Absurdly Driven looks at the world of business with a skeptical eye and a firmly rooted tongue in cheek.

Some NFL players fly commercial.

Yes, even stars.

After all, most NFL careers are short and not many players enjoy guaranteed contracts.

So here was Atlanta Falcons wide receiver Mohamed Sanu on a plane. One imagines he just sat down and minded his own business.

However, at the end of the flight, he was passed a note.

When you're a star, people usually approach you because they want something. A selfie, perhaps. Or a shirt they can admire for a couple of weeks and then sell on eBay.

Instead, as shown by a tweet from Sanu, this note was peculiar.

It began: "Hi, You don't know us, but we wanted to thank you."

For a great Super Bowl run, perhaps? Could these have been especially shy Falcons fans?

"Our son sat behind you on this flight and watched you," the note continued. Oh-oh.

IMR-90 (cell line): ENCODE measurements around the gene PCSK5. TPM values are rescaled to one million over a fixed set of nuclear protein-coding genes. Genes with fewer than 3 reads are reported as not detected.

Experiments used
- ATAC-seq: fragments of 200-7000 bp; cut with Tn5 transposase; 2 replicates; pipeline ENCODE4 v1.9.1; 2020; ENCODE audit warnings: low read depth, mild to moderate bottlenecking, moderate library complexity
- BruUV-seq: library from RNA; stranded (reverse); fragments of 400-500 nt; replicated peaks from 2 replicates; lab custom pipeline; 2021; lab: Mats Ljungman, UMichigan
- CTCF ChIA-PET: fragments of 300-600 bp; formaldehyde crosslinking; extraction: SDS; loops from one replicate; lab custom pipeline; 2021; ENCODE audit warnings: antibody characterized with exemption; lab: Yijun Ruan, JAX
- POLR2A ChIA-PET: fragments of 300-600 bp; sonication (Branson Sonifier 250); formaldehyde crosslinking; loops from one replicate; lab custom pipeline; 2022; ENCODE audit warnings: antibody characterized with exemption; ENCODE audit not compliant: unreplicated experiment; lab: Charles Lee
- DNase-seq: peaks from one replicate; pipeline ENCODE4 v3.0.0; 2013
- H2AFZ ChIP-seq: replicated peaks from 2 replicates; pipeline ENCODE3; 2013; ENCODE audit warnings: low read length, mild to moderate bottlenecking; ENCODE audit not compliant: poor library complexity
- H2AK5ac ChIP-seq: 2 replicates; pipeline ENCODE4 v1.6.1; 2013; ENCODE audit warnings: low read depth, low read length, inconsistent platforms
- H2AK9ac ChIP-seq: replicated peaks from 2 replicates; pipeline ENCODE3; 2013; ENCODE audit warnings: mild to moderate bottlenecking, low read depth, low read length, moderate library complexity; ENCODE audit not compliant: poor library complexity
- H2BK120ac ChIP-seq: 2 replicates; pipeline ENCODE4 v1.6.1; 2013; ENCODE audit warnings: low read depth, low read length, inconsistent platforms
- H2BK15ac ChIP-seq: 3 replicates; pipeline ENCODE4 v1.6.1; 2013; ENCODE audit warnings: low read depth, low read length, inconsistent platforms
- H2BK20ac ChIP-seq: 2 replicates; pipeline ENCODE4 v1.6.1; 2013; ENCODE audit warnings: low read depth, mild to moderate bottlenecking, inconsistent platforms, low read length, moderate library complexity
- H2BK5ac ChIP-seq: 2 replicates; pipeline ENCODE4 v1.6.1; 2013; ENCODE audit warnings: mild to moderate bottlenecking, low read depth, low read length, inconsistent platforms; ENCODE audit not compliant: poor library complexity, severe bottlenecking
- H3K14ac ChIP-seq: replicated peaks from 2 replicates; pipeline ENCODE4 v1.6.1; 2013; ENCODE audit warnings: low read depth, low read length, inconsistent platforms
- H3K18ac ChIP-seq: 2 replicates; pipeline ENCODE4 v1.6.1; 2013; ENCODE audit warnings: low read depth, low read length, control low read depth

Then the joy.

"He saw you studying your plays, watched you make healthy choices with your snacks, food and drink. He watched how polite you were to everyone. He is only 10, but just made an elite hockey team and we are on our way to training in CT. You are an inspiration to children and for that you should be proud!" the note said.

It ended with just "thank you and best of luck."

Just when you thought decency was dead -- especially on planes -- here is a family not merely appreciating another human being, but choosing to thank them.

Having grown up in the land of (sometimes faux) politeness -- the UK -- I'm still surprised how "please" and "thank you" don't seem to appear all that often in the US.

I learned here that "Gimme..." is a way to ask a store employee for something. An alternative is "I'll have..."

As Sanu himself says in his tweet: "The little things."

The little things are big.

The little surprises, the little gestures of appreciation, the little acknowledgement that someone has influenced you positively, just because of the way they are.

I'm far too life-addled to believe that karma truly works. But bothering to appreciate someone else and asking for nothing in return might just make them feel good.

Which, if you're still in touch with human essence, might even make you feel good.

Or is feeling good just not good enough anymore?